Second Life's economy is the envy of the real world
Second Life appears to be booming. But the numbers are vague and unsubstantiated. Is it time to cash in your 401(k) and move to your virtual paradise?
Virtual world Second Life is out with its Q1 2009 Economic Report and things are looking up. In fact, Second Life economics look much better than the real world.
Users are spending much more time on the site despite a drop in land ownership. In an, Linden Labs CEO Mark Kingdon estimated "user-to-user monetary transactions in Second Life may hit $450 million in 2009, up from $350 million."
An overall mood of increasing optimism - A number of factors drove the growth in the Second Life economy in Q1 2009: an increase in active users and user hours, a steady influx of new Residents, and continued improvements in grid stability. Anecdotal conversations with large estate owners and merchants point to a renewed optimism about the Second Life economy, while our recent business owner survey (as reported by M Linden on the Offical Second Life Blog), indicated that 68% of business owners are planning on maintaining or increasing their investment in Second Life in the next six months. And 61% of business owners are optimistic that their revenue from Second Life will grow. So despite the real life economic crisis, the Second Life economy continues apace.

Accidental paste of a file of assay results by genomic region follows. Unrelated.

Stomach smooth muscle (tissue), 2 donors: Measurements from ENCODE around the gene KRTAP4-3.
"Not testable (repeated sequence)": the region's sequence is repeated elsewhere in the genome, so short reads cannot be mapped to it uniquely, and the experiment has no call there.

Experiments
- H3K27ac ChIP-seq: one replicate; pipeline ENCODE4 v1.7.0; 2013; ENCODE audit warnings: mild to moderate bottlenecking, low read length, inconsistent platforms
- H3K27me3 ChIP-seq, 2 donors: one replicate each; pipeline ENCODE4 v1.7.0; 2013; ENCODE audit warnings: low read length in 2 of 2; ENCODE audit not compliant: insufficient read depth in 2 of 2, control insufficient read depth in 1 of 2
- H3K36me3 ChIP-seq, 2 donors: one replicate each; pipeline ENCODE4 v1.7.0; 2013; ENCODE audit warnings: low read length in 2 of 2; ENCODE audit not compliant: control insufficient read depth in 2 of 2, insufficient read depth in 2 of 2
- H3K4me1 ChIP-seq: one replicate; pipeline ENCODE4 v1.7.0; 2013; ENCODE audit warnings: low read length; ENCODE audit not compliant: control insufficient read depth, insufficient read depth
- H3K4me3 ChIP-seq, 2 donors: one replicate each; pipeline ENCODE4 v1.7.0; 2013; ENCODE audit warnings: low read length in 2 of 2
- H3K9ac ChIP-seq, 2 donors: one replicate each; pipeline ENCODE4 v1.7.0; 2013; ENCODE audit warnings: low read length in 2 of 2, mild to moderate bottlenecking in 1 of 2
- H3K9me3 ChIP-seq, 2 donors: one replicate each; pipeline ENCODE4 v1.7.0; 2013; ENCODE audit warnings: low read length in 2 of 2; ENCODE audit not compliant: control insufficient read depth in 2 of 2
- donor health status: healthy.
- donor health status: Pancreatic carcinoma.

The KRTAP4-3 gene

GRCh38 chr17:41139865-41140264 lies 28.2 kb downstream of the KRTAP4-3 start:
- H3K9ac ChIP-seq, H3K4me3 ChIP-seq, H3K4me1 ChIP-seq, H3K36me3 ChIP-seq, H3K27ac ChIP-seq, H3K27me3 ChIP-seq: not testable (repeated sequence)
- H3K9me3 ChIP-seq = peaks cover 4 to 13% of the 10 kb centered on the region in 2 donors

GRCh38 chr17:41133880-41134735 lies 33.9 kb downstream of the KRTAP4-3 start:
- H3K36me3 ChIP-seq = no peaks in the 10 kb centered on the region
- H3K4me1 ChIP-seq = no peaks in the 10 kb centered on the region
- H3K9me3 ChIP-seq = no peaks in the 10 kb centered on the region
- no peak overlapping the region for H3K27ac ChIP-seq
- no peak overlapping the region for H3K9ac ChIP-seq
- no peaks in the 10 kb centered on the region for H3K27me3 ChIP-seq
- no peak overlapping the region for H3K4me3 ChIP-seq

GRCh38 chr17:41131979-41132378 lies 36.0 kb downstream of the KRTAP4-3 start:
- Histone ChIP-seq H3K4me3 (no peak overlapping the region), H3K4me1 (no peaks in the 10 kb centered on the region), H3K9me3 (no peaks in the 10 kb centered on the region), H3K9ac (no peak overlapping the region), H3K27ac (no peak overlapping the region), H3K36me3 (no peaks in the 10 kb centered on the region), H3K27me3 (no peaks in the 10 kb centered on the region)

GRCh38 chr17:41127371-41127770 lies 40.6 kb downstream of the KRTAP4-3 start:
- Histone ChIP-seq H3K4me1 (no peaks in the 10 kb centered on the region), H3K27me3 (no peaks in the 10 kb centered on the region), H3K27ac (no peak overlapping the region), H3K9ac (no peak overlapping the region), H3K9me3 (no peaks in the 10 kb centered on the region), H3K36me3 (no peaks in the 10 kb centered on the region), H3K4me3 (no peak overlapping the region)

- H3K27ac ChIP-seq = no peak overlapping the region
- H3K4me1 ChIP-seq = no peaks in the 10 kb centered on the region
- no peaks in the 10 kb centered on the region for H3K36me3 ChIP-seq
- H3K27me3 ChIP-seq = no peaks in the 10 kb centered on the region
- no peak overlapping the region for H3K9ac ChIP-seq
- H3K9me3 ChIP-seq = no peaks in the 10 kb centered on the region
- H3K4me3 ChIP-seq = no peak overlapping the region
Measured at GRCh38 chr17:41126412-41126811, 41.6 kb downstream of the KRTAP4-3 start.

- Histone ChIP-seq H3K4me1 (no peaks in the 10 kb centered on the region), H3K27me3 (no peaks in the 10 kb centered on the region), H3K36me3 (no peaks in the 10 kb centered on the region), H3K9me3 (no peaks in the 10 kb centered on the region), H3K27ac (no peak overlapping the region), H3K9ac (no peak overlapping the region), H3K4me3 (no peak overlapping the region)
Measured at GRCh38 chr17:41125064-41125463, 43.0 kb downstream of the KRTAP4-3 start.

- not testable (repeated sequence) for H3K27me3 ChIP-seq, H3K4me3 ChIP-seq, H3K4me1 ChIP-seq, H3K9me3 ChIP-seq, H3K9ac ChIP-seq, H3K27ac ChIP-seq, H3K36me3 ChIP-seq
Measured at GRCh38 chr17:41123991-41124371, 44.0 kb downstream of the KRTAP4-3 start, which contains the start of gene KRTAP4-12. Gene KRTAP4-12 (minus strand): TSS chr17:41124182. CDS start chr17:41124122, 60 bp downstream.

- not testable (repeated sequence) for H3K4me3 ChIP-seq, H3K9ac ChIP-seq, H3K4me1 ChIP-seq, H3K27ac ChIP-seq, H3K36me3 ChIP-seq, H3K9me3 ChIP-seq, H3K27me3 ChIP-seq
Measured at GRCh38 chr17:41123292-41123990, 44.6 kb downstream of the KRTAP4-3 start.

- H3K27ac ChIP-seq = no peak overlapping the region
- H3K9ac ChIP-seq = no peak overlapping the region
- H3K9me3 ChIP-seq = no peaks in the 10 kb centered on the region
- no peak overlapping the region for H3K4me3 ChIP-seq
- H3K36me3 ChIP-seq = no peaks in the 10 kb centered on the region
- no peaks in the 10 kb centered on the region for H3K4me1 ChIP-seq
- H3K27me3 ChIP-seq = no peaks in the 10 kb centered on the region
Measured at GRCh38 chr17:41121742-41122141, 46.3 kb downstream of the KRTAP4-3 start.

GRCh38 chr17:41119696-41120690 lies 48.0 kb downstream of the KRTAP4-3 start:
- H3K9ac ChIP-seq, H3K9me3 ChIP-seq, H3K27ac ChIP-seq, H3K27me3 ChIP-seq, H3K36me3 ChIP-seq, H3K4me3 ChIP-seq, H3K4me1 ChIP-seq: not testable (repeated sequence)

Some obligatory statistics for all you numbers people:
- 124 million user hours, an increase of 42 percent from the same quarter last year
- Peak concurrent users of 88,200, an increase of 33 percent from the same quarter last year
- The value of user-to-user transactions was $120 million, up 65 percent from the same quarter last year
- The Island market has stabilized, although overall square meters of resident-owned Land has decreased
- Gross sales on the Xstreet SL marketplace grew 23 percent over Q4 of 2008 and 72 percent over the same quarter last year
What does this all mean? Well, it's a bit hard to tell since Linden Labs is private and doesn't disclose real dollars. It does however prove that there is money to be made in virtual goods, provided you have a user base with enough transaction volume.
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